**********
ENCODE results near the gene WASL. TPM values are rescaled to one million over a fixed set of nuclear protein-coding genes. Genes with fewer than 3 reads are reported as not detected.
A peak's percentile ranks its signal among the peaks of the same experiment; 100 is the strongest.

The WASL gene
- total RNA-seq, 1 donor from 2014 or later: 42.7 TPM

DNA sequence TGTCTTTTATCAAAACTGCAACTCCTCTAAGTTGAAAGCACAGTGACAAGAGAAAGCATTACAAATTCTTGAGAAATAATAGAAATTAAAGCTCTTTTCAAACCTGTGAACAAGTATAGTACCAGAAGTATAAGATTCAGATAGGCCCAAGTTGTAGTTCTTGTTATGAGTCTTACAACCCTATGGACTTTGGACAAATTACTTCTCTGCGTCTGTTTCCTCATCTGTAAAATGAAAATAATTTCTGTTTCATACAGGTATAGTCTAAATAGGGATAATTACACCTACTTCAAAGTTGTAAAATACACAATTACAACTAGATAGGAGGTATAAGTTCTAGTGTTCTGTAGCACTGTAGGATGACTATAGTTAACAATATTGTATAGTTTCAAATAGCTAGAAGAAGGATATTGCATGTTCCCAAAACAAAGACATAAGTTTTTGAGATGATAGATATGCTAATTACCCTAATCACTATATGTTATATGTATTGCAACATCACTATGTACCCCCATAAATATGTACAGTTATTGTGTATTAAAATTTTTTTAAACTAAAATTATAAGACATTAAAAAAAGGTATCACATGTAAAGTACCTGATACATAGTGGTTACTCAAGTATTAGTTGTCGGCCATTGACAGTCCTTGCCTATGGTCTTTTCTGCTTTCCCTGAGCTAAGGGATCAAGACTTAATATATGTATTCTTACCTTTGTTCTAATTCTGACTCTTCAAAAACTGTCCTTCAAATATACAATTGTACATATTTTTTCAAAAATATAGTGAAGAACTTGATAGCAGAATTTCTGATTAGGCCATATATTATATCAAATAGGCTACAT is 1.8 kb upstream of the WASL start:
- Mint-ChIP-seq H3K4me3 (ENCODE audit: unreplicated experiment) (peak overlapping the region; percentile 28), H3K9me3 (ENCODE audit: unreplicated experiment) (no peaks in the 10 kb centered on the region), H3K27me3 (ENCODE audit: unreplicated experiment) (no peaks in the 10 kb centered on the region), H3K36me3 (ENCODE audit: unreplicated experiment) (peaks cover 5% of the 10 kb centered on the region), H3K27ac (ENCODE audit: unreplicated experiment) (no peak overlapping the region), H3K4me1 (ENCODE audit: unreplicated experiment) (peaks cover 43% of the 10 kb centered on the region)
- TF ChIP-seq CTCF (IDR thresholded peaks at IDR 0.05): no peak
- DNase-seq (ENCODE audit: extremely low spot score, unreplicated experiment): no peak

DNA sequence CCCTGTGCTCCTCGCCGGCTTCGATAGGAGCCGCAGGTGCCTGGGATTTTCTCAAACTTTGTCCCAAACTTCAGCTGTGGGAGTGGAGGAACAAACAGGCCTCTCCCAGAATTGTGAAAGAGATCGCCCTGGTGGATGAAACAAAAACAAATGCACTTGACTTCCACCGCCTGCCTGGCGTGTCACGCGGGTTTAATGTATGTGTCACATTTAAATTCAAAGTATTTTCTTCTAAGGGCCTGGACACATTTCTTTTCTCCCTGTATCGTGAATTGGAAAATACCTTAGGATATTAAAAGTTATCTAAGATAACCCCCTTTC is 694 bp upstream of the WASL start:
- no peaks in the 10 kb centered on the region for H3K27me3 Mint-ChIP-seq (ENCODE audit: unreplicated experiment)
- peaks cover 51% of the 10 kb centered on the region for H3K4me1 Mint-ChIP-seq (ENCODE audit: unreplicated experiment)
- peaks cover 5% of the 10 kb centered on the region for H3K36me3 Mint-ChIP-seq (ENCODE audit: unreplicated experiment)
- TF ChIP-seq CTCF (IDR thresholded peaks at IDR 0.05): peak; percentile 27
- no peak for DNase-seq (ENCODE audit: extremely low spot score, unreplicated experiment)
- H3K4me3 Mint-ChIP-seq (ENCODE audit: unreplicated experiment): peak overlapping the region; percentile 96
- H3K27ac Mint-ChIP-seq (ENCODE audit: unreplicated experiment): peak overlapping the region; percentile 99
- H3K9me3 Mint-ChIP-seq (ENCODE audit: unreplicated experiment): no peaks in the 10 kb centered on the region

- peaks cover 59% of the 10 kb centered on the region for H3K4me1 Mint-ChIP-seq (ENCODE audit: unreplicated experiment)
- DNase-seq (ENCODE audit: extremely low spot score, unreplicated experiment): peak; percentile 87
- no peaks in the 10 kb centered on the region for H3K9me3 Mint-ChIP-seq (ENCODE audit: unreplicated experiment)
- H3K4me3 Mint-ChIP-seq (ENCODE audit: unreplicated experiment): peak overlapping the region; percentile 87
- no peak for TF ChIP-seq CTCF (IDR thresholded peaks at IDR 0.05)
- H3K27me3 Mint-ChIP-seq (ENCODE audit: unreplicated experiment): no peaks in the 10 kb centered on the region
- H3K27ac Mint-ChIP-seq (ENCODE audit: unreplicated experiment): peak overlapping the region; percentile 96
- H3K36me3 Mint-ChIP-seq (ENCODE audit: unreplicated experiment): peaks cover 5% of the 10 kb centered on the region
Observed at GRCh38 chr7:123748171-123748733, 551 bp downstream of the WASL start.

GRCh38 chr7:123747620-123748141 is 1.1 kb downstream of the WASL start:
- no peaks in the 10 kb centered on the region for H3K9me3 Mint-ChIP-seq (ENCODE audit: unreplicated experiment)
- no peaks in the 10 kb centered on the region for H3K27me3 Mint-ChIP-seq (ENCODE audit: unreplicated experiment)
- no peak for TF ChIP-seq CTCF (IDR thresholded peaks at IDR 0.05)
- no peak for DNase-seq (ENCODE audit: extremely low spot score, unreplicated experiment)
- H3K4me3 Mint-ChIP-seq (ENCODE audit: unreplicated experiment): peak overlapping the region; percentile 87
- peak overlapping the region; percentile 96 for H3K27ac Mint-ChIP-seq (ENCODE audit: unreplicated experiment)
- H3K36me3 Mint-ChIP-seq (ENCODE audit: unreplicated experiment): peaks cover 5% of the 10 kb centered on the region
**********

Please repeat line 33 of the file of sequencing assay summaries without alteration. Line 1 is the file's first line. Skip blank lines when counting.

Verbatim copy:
- peak overlapping the region; percentile 96 for H3K27ac Mint-ChIP-seq (ENCODE audit: unreplicated experiment)